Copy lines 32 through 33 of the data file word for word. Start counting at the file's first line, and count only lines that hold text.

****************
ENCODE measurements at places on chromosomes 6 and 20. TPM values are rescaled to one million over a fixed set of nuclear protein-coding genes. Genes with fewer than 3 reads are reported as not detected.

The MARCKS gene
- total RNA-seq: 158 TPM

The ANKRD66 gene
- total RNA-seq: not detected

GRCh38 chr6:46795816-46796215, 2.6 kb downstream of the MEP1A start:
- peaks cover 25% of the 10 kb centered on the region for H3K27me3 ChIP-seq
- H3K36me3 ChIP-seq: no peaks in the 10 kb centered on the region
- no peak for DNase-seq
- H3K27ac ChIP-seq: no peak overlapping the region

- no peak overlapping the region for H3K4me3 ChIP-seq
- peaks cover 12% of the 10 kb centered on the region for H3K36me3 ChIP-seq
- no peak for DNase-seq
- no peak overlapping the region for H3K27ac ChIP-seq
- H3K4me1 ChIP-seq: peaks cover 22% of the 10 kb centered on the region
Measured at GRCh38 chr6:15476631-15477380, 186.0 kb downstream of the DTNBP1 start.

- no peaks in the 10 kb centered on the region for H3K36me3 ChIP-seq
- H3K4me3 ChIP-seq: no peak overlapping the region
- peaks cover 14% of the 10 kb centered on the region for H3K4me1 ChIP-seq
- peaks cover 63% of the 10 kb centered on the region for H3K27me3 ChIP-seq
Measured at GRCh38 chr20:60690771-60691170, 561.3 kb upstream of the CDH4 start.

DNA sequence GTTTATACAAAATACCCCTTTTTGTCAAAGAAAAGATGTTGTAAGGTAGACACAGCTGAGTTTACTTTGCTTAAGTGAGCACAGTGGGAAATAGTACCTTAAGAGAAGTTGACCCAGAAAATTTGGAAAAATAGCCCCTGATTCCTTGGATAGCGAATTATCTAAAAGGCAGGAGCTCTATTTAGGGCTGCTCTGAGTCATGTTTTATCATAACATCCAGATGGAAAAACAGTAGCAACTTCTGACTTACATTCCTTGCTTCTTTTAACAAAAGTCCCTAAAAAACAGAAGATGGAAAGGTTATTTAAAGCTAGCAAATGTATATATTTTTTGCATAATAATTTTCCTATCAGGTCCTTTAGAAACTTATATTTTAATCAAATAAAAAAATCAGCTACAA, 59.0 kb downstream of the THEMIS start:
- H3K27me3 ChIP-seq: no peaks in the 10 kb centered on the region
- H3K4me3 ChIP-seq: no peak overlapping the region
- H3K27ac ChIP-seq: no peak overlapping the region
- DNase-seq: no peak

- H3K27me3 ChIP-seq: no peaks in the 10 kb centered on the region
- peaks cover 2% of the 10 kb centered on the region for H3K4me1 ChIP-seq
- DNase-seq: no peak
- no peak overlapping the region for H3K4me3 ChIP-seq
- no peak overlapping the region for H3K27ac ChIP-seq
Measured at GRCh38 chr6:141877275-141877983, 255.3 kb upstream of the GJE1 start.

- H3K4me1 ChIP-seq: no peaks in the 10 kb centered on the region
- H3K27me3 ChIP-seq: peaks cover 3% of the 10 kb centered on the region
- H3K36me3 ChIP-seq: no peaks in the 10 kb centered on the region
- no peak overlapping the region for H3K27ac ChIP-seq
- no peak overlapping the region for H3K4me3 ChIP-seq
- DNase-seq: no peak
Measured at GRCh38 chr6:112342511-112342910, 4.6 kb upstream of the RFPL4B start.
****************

Measured at GRCh38 chr6:141877275-141877983, 255.3 kb upstream of the GJE1 start.

- H3K4me1 ChIP-seq: no peaks in the 10 kb centered on the region